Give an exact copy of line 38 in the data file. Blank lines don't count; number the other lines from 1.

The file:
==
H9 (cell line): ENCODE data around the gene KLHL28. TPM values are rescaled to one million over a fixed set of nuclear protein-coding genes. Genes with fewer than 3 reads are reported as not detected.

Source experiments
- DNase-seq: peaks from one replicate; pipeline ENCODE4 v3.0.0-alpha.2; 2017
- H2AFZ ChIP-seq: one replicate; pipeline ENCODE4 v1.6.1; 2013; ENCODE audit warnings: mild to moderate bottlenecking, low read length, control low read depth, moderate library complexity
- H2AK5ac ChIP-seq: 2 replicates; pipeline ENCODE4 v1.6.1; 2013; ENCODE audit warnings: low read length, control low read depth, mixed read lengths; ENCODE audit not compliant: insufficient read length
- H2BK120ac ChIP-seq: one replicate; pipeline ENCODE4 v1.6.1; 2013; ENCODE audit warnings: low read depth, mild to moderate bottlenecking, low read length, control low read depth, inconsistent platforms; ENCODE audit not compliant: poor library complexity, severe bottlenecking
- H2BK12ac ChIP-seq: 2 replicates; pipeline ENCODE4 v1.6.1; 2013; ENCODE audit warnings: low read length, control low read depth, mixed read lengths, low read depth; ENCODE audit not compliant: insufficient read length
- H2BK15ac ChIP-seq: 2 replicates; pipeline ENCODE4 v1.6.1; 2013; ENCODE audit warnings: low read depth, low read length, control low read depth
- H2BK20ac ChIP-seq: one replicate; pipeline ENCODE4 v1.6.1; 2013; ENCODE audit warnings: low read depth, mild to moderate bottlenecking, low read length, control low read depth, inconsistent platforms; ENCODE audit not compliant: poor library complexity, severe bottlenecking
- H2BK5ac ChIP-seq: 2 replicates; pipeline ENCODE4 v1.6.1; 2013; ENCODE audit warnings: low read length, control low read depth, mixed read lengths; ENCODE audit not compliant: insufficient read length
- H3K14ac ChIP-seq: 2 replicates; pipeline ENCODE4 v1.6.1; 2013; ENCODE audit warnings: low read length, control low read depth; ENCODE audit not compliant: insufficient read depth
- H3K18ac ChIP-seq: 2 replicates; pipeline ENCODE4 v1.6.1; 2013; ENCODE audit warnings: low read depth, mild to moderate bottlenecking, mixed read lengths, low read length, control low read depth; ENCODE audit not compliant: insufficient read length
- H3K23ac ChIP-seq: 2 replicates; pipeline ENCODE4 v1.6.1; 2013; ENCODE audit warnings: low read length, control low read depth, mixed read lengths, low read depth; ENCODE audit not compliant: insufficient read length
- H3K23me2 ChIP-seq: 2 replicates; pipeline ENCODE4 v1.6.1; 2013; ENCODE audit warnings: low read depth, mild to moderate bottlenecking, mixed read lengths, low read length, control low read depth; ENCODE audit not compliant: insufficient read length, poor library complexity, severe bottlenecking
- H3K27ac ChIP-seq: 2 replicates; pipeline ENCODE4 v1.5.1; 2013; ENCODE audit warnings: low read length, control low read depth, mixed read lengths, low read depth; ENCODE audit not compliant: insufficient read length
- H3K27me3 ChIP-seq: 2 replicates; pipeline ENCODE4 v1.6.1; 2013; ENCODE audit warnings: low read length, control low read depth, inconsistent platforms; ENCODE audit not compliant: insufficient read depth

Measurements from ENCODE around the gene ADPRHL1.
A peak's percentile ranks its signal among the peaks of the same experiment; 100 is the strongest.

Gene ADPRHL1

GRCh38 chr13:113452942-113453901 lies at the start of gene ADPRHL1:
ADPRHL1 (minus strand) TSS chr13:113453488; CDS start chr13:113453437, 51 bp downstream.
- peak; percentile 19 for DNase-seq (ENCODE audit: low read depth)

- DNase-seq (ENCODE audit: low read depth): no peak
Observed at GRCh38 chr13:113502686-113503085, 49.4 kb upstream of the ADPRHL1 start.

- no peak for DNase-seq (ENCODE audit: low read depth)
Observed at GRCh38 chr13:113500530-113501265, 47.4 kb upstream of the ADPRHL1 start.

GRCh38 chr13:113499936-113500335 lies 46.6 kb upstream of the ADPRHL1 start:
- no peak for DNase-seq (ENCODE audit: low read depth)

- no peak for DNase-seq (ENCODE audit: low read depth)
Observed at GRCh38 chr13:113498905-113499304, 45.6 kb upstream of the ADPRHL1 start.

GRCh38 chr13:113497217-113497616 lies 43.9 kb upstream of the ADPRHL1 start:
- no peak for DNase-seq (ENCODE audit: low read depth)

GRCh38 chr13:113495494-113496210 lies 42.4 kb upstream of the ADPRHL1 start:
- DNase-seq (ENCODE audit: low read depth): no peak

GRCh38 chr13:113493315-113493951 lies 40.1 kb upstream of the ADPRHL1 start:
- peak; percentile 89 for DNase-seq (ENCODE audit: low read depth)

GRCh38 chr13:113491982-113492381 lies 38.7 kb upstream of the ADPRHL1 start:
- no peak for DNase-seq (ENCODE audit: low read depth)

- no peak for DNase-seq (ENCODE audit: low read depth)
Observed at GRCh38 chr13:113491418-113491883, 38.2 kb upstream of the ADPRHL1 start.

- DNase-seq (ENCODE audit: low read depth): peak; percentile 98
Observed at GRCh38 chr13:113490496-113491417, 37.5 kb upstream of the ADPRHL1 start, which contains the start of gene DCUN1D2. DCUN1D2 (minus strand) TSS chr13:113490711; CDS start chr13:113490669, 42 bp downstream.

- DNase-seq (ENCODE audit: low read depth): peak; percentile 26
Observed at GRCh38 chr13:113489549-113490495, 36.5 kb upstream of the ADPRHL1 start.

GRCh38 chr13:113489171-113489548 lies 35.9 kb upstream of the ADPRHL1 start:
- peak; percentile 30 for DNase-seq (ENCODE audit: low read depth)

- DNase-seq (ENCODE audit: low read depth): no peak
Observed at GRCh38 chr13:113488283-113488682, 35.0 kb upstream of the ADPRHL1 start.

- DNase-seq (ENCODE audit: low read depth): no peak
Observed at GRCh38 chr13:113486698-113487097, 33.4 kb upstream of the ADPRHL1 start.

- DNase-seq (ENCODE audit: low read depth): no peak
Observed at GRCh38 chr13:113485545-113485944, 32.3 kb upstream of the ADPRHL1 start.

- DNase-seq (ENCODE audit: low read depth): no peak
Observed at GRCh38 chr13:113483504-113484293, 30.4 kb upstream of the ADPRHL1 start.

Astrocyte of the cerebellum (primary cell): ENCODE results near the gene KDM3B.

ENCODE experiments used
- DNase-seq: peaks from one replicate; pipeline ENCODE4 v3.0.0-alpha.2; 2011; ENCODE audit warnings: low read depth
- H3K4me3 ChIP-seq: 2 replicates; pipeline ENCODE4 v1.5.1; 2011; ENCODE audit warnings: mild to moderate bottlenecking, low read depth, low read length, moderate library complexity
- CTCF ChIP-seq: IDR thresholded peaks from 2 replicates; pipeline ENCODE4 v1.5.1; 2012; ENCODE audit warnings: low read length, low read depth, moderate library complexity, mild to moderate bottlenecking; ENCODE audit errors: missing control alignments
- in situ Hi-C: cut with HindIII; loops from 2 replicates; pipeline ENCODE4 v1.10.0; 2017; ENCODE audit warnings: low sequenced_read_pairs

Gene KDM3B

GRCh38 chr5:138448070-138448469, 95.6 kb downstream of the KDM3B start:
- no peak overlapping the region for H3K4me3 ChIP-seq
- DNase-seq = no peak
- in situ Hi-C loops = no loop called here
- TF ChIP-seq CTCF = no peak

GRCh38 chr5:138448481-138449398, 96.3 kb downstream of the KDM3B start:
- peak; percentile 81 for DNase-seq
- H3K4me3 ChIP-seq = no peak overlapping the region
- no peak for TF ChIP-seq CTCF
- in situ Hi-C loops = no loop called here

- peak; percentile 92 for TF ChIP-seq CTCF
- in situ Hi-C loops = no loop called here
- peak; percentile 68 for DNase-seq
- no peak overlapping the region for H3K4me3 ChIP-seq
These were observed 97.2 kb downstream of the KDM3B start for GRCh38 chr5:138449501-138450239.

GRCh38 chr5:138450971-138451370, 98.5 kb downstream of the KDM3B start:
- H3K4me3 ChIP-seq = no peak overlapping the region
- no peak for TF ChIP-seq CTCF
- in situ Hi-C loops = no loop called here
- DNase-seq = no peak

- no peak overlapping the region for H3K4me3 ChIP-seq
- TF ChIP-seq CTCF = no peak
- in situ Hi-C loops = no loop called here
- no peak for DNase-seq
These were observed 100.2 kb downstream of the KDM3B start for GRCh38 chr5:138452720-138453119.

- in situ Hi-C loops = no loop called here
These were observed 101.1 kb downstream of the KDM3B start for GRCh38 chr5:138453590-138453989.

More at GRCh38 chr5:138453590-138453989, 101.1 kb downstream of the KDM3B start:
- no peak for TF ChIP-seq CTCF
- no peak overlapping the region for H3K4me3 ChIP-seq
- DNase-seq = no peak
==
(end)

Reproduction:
- no peak for DNase-seq (ENCODE audit: low read depth)